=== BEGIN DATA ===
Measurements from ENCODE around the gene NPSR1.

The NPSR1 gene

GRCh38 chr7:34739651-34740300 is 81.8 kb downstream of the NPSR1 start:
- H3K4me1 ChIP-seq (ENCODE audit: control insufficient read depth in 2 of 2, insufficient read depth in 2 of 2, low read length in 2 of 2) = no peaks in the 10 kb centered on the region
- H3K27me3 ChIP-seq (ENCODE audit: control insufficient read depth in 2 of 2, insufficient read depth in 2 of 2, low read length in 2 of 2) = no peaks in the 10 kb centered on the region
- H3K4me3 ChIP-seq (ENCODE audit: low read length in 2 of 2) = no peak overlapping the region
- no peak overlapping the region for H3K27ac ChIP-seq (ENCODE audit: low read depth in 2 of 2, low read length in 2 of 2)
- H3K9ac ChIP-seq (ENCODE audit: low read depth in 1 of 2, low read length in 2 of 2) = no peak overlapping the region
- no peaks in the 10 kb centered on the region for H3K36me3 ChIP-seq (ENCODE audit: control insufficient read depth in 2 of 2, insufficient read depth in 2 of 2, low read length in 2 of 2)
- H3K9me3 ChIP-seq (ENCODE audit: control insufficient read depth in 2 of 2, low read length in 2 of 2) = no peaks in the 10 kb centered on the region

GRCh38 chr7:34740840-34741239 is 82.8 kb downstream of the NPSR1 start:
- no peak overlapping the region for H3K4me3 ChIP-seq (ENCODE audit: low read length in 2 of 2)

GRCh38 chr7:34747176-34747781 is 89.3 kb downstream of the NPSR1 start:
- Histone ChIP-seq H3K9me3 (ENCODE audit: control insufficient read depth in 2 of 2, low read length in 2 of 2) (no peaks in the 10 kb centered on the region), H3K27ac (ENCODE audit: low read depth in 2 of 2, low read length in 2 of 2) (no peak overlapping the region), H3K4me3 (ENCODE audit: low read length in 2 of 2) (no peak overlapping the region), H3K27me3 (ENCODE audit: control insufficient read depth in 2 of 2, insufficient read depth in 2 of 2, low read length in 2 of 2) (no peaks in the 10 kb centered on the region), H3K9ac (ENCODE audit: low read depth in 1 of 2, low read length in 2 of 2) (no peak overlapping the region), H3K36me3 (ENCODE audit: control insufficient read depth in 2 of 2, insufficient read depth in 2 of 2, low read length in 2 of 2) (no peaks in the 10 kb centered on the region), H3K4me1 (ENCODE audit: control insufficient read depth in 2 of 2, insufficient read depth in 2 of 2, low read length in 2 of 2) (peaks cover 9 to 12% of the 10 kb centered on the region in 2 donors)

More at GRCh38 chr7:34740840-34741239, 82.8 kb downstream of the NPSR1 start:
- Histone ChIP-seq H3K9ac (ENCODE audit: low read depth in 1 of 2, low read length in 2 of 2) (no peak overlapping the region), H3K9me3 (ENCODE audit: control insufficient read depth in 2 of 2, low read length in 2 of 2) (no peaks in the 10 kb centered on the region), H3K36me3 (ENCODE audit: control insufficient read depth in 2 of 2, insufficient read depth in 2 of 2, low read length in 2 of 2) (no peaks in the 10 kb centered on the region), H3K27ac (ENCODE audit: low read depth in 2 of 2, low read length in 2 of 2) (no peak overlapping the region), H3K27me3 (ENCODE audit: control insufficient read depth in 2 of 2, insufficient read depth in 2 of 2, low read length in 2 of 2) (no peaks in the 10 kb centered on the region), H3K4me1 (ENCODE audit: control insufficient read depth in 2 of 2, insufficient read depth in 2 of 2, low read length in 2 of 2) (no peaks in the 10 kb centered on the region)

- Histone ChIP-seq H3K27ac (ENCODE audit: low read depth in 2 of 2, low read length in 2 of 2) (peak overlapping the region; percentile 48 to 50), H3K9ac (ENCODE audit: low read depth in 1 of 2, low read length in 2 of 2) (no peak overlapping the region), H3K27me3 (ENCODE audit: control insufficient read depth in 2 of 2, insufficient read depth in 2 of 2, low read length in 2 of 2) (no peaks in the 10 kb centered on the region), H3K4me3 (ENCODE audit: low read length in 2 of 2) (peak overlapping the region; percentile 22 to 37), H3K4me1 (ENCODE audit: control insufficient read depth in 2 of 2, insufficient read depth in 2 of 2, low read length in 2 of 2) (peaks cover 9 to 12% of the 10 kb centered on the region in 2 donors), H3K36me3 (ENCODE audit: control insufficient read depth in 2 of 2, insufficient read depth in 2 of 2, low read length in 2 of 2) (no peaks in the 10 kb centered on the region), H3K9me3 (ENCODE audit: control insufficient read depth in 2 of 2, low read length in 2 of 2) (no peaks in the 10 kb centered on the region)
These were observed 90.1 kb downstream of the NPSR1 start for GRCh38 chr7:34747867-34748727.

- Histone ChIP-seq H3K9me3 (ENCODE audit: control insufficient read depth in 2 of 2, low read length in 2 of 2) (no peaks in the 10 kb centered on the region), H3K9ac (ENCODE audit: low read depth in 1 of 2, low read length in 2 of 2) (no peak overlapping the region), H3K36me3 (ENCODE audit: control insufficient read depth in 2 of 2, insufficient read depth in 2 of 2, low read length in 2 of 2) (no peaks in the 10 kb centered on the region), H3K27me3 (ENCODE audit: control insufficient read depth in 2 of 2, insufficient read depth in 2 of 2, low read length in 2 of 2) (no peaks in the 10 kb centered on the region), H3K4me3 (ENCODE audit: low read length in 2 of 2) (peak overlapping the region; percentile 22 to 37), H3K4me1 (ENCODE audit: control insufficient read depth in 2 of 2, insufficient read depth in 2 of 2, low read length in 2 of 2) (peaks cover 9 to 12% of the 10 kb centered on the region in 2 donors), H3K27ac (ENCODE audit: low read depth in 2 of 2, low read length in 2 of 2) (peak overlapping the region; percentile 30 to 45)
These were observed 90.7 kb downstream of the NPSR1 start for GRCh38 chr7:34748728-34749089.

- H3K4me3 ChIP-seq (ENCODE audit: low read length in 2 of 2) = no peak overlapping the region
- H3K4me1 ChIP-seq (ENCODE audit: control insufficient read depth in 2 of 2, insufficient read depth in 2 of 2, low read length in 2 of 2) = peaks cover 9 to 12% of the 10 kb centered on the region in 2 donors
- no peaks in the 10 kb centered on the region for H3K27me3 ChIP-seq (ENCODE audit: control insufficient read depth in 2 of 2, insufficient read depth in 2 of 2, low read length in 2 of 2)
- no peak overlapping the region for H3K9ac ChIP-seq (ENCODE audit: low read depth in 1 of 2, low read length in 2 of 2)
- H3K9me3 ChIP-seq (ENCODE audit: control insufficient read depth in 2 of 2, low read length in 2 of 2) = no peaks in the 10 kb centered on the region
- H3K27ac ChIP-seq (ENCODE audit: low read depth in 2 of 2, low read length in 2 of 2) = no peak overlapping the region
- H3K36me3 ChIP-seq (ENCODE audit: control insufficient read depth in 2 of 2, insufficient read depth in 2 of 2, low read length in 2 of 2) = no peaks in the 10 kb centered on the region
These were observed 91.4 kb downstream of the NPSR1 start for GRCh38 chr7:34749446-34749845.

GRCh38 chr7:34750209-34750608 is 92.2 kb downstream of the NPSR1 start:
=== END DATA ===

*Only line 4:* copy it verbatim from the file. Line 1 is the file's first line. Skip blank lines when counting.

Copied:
- H3K4me1 ChIP-seq (ENCODE audit: control insufficient read depth in 2 of 2, insufficient read depth in 2 of 2, low read length in 2 of 2) = no peaks in the 10 kb centered on the region